This course assumes that students enter with either little or no background in the language. Typically, students begin the course without any prior study or, at most, some knowledge from after-school Hebrew programs. We begin with a review of the Hebrew aleph-bet, and quickly move to develop students’ skills in conversation, reading, writing, and aural comprehension. Grammar is taught based on communicative needs. By the end of the first semester, students will be able to conjugate active verbs in the present tense, and will be introduced to active past-tense constructions; recognize and use simple syntactic structures; read and write texts with non-compound sentences. This course is taught in the fall semester only.

  • HEBREW 203 – Intermediate Modern Hebrew

This course is a continuation of Hebrew 002. Based on the skills learned during the first year of study, this course continues with a similar method, developing skills in all areas of language acquisition. Verb study will be taught according to the binyanim, and in general, grammar study will be more structured. Conversation will continue to be emphasized with stress on creating flexibility and elasticity in students’ skills. Formal presentations will be required, and students will begin to write texts requiring critical thought. Toward the end of the semester, standard Hebrew texts drawn from literary sources will be read, analyzed, and discussed in class. By the end of Hebrew 063, students will have completed a introduction to the grammar and basic syntactic structures of modern Hebrew. They will also be able to converse on a number of topics and to discuss simple critical ideas. This course is taught in the fall semester only.

  • HEBREW 391 – Independent Study

Why Study Hebrew?

  • Hebrew is the language of the Jewish Bible (the Christian “Old Testament”).
  • Hebrew is unique: a language with a 3,000 year history.
  • Hebrew is the primary language of Israel, one of the world’s fastest-growing high-tech economies and a country of constant prominence and importance on the world stage.
  • Once you know Hebrew, whole libraries of written treasures, ancient and modern, open up to you, as well as one of the most cutting-edge cinema and theater cultures in our modern world.
  • If you are interested in research on the Middle East or in working there, a knowledge of Hebrew is invaluable.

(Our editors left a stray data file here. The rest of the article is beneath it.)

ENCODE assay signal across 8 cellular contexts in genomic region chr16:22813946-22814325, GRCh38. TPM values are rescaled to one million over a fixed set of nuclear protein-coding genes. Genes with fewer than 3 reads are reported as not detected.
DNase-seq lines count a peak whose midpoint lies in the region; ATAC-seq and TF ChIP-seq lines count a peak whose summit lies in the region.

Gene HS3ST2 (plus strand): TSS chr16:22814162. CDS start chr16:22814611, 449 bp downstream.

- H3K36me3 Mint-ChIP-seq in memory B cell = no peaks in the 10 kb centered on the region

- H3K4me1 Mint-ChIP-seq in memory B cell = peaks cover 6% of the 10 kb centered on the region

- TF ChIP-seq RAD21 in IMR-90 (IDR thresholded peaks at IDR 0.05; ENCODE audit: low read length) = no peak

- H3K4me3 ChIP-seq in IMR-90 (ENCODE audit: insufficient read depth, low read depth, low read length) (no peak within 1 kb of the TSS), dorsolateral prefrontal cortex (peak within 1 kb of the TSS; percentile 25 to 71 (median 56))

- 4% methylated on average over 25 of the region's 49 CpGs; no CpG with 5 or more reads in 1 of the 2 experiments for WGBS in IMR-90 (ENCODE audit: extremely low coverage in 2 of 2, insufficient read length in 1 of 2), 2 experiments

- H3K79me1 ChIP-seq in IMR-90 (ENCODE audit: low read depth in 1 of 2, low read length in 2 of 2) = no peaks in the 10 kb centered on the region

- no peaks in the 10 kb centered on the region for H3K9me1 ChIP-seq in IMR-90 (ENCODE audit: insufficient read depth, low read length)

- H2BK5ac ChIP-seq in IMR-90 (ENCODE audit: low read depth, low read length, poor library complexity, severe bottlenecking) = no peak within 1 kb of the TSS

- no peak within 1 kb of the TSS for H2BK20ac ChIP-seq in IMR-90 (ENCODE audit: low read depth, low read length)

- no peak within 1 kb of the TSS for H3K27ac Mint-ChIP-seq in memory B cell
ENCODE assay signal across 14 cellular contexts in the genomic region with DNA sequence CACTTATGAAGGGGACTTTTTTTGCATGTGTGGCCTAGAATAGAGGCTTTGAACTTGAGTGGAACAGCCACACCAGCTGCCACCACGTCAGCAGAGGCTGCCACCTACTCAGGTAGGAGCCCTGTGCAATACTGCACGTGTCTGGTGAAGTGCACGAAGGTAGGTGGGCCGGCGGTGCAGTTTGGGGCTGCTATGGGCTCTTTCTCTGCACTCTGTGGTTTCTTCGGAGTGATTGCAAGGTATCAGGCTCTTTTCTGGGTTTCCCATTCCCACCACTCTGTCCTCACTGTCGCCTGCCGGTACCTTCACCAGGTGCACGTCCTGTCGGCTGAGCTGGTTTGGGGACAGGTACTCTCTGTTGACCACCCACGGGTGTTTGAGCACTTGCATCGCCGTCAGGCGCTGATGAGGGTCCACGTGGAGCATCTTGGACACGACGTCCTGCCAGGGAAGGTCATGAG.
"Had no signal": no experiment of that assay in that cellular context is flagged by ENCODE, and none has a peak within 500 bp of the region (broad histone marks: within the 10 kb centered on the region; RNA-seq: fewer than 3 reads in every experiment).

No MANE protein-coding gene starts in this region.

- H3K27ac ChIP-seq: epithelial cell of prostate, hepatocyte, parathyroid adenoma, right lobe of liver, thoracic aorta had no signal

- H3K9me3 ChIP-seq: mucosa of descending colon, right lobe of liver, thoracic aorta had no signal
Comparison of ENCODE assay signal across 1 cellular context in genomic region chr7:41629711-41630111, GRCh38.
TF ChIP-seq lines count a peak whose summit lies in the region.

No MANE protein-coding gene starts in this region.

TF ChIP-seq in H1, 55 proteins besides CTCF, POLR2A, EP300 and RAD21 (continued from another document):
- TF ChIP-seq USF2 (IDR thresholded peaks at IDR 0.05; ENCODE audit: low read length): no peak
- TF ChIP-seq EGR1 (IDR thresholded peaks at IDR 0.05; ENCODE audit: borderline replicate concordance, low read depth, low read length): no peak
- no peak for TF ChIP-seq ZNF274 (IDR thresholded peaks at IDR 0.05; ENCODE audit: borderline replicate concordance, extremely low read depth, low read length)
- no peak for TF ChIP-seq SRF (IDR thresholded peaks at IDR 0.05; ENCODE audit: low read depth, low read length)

Duke Opportunities:

Tibetan Language at Duke University

Fall 2016 Course Offerings:

  • TIBETAN 101 & 701 – Elementary Tibetan I

Introductory Tibetan language course for students who have little to no knowledge of Tibetan. Development of speaking, listening, reading, writing skills through Tibetan concepts, grammar and syntax of spoken and written Tibetan. Topics include situations of everyday life (e.g. greetings, introductions, family, habits/hobbies, making appointments, food, visiting friends, weather, shopping, etc.) as well as aspects of Tibetan people and culture (e.g. songs, short stories, etc.).

  • TIBETAN 203 & 703 – Intermediate Tibetan I

Intermediate skill-building in the grammar and syntax of spoken and written Tibetan, along with development of skills in listening, speaking, reading and writing through the integrated use of spoken and literary forms. Students will also enhance their knowledge of Tibetan culture in order to improve their communication skills. Pre-Requisite: TIBETAN 102 Elementary Tibetan II or equivalent.

Why study Tibetan?

  • Tibetan is the language of a vast region at the heart of Asia and is used in China, Nepal, Bhutan, Pakistan, India, Russia, and Mongolia.
  • Tibetan is the language of the historical Tibet, home to Tibetan Buddhism, the source of one of the world’s richest contemplative traditions.
  • Course taught “live” by University of Virginia instructor Tsetan Chonjore; students participate through videoconference / telepresence classrooms.

Duke Opportunities:

 

 

Testing your Geographical Knowledge

Join Duke University lecturer Jacques Pierre and Haitian Creole students from many universities for a test of your geographical knowledge in this fifth set of riddles/memonèt.

Watch the first set of memonèt here:
https://youtu.be/_MzZq_WTW8Q

Watch the second set of memonèt here:
https://youtu.be/t2KuPgtkV48

Watch the third set of memonèt here:
https://youtu.be/hYIN2STg7qI

Watch the fourth set of memonèt here:
https://youtu.be/e6P55rhbLHA

Memonèt: Teaching Creole on YouTube

This past year Duke University lecture Jacques Pierre and his students collaborated with the John Hope Franklin Center to develop online video teaching tools for Haitian Creole. Pierre’s series of memonèt (Creole for riddles) feature Haitian culture, history, geography, proverbs, and food.

Pierre has been teaching Haitian Creole in Duke University’s Romance Studies Department since 2010. In 2014, Duke expanded its Creole offering through Cisco’s Telepresence virtual classroom. With the help of the virtual classroom, Pierre teaches students both Duke University students and students from the University of North Carolina Chapel Hill, the University of Virginia, and Vanderbilt University. Now with the creation of his YouTube videos, Pierre is teaching students around the world.

 

photo by Michelle Walz. Creative Commons license